Scene: Sitting room of my duplex in Maspalomas, Gran Canaria. Me, pacing the room wearing checked, knee length, shorts and a Trinidad short-sleeved shirt with a picture of a Hawaiian Sunset.
“Grief, another day of rain. May as well be back in the UK where at least I had an umbrella.” “Wonder if I can get a refund from Primark for this shirt. I’ve hardly worn it. Indoor wear only!”
Long pause follows, then a big sigh. “Typical; Gran Canarias’ most important annual classic car show and they choose the one day when a cyclone strikes. Stuck here with the roof down and a soft-top that refuses to stretch enough to close the fastening clasps.” “Had the concours in the bag, too. Those new 80 spoke wire wheels I’ve fitted would have sent everything else into oblivion. Especially that smarmy little weasel from Las Palmas with the 1965 Sebring. Ha, he wouldn’t know what hit him.” “I’ll bet he is behind this unprecedented precipitation”
“Why don’t they just call it rain? Precipitation! Just hedging their bets, so if it doesn’t rain and someone says “you said it would rain” they can say “Oh no we didn’t. We said there would be precipitation” Have to remember that one; on a triple letter, double word that could be worth a few Scrabble points.
Second big sigh: “Wonder if they would accept a photograph? After all it’s their fault holding the competition in the middle of winter…..what do they expect?” Pause. “You know I wouldn’t be surprised if this was deliberate. That chap in the office didn’t look at all happy accepting an entry from an outsider. Yes; come to think of it I’m sure he said something about Gibraltar. Difficult to pinpoint with him not speaking any English.” “I thought that under EU legislation everyone had to speak English, otherwise what’s the point?” “Perhaps I should e-mail Alan and get him to raise it with the National Font. What they say may be rubbish but it looks very nice on paper!”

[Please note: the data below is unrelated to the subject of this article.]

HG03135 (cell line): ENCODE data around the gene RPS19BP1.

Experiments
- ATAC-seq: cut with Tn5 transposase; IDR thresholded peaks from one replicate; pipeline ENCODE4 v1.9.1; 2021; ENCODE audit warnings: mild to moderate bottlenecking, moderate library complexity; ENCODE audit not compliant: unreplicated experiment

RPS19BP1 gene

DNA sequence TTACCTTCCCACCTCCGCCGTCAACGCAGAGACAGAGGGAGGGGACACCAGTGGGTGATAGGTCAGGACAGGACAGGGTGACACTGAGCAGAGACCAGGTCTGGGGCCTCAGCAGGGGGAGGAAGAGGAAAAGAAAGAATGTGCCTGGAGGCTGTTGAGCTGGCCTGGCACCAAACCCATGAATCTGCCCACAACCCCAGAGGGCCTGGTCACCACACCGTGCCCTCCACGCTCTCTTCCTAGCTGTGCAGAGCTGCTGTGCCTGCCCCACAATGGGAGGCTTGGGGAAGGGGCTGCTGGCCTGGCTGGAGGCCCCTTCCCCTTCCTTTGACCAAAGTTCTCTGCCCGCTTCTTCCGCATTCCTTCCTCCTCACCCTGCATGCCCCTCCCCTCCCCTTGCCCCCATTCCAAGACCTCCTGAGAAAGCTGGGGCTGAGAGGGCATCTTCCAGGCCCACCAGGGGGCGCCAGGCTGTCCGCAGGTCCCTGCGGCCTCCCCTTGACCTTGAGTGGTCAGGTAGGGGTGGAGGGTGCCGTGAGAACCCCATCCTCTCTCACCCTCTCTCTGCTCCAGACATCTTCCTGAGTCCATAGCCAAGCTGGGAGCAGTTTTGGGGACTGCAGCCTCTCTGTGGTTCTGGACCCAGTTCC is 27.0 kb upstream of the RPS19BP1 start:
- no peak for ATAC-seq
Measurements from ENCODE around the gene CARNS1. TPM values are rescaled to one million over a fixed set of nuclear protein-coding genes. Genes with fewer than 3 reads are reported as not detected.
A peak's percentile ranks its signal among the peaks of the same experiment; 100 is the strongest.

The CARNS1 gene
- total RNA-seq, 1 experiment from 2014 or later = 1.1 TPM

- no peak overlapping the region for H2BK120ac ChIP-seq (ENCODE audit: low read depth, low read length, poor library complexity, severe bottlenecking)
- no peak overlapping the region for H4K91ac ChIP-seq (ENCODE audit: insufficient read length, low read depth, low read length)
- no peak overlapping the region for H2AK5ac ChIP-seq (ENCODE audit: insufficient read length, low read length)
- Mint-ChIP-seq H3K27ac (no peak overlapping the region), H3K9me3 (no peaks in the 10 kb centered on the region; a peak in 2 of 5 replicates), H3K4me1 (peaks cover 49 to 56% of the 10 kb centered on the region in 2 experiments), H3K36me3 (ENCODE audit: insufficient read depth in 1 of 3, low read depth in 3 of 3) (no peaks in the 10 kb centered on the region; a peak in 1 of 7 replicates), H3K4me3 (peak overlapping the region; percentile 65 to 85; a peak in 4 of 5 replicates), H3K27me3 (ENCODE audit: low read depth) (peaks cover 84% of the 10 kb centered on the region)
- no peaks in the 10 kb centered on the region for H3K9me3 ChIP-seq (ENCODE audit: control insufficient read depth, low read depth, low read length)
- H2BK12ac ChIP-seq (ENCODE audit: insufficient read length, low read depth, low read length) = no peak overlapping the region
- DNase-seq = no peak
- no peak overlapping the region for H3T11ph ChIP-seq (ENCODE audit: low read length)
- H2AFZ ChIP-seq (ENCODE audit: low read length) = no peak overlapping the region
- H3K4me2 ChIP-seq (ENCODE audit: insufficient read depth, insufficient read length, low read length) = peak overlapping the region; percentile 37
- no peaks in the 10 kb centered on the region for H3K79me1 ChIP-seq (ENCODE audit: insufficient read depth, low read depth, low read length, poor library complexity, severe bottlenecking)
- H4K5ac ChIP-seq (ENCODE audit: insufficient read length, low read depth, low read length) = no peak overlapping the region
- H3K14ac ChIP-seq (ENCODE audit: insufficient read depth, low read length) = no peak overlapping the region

“What’s the time…..18:20! I knew I shouldn’t have eaten dinner so early, but I was bored.”
Pause….”How many floor tiles are there along the edge of the wall, 1 2 3 4 …..18. Hmm and across the room, 1 2 3 ….10 So that’s 180? I’m sure there was 190 last night let’s just check again. No, why bother. What’s the time? Is that clock working?”
“No point turning the tele on, it’s all Spanish programmes. Even the English series they have are dubbed over so you can’t understand them.” “Let’s try the ‘Teach Yourself Spanish in 30 Minutes’ again.”
“Now, pronunciation. ‘Quisiera una escobilla para limpiar la pipa’.” “Hey that wasn’t half bad, I’m beginning to get the hang of this. Now let’s see what does that mean; I want a pipe cleaner. !!!! What good is that, I don’t even smoke a pipe.”
“What’s the time?” “18:43 ohhh”
“Almost dark outside now, and its stopped raining. The reflection of the moon is bright tonight I can see miles across the Atlantic.” “Now there’s a point, hundreds of square miles of ocean and not one Spanish trawler in sight. Where are they all? They complain about not being able to fish in places that don’t belong to them and there’s all this water, full of fish and they can’t even be bothered.” “Typical”
“Oh, let’s open the last of the Christmas cards. That’s a joke, there was only one other and that was from the bank. Sarcastic bankers!” “Oh and I mustn’t forget the Car Club electronic card with MGBenji”
“Well, at least this is a large card….I’m sure the wisemen didn’t wear motorbike leathers but that’s modern life”….”Ah” ‘To Royston’ “I like that, no shortened familiarity, shows good taste” ‘Wishing you all the Seasons Felicitations – Felice Fiestas. With the greatest of respect, Roy’!!! “Well someone had to send one. Couldn’t leave it to chance.”
“Let’s take a look at the paper. Nothing like three day old news. In this modern day of high speed flight is it too much to expect the National newspapers to be delivered on the day they are published” “Let’s see”
“Huh. That’s just what I need. Australia has stolen the Ashes back in just three tests! Time was that the competition had to be finished before anyone was declared the winner!” “Typical antipodean sportsmanship. I would disqualify the team from the competition and hand the Ashes back to England”